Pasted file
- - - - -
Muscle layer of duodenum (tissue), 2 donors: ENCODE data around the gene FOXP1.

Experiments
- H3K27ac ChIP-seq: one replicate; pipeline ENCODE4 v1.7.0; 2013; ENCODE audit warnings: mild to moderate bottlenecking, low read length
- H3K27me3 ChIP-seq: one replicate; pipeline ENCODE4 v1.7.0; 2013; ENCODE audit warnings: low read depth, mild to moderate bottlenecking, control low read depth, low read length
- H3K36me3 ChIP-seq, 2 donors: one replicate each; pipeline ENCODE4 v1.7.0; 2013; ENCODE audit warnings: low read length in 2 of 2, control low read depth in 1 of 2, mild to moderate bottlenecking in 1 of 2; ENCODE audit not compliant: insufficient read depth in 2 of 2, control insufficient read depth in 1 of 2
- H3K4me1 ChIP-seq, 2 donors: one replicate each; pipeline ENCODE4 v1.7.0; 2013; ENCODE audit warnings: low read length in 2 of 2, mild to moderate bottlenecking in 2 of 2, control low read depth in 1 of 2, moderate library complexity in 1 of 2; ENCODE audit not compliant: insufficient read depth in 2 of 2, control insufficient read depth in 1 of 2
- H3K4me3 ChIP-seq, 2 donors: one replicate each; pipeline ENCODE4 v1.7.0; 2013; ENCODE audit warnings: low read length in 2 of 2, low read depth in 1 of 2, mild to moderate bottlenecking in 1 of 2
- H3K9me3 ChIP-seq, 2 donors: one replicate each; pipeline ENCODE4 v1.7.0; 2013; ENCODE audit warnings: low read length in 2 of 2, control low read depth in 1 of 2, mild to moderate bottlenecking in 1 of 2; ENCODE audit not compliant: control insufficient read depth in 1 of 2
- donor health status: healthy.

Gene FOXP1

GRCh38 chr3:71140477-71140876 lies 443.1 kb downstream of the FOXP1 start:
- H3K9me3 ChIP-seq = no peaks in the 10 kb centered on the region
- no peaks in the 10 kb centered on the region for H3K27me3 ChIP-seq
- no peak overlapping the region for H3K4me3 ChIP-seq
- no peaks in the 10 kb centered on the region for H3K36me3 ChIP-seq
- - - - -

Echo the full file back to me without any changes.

Muscle layer of duodenum (tissue), 2 donors: ENCODE data around the gene FOXP1.

Experiments
- H3K27ac ChIP-seq: one replicate; pipeline ENCODE4 v1.7.0; 2013; ENCODE audit warnings: mild to moderate bottlenecking, low read length
- H3K27me3 ChIP-seq: one replicate; pipeline ENCODE4 v1.7.0; 2013; ENCODE audit warnings: low read depth, mild to moderate bottlenecking, control low read depth, low read length
- H3K36me3 ChIP-seq, 2 donors: one replicate each; pipeline ENCODE4 v1.7.0; 2013; ENCODE audit warnings: low read length in 2 of 2, control low read depth in 1 of 2, mild to moderate bottlenecking in 1 of 2; ENCODE audit not compliant: insufficient read depth in 2 of 2, control insufficient read depth in 1 of 2
- H3K4me1 ChIP-seq, 2 donors: one replicate each; pipeline ENCODE4 v1.7.0; 2013; ENCODE audit warnings: low read length in 2 of 2, mild to moderate bottlenecking in 2 of 2, control low read depth in 1 of 2, moderate library complexity in 1 of 2; ENCODE audit not compliant: insufficient read depth in 2 of 2, control insufficient read depth in 1 of 2
- H3K4me3 ChIP-seq, 2 donors: one replicate each; pipeline ENCODE4 v1.7.0; 2013; ENCODE audit warnings: low read length in 2 of 2, low read depth in 1 of 2, mild to moderate bottlenecking in 1 of 2
- H3K9me3 ChIP-seq, 2 donors: one replicate each; pipeline ENCODE4 v1.7.0; 2013; ENCODE audit warnings: low read length in 2 of 2, control low read depth in 1 of 2, mild to moderate bottlenecking in 1 of 2; ENCODE audit not compliant: control insufficient read depth in 1 of 2
- donor health status: healthy.

Gene FOXP1

GRCh38 chr3:71140477-71140876 lies 443.1 kb downstream of the FOXP1 start:
- H3K9me3 ChIP-seq = no peaks in the 10 kb centered on the region
- no peaks in the 10 kb centered on the region for H3K27me3 ChIP-seq
- no peak overlapping the region for H3K4me3 ChIP-seq
- no peaks in the 10 kb centered on the region for H3K36me3 ChIP-seq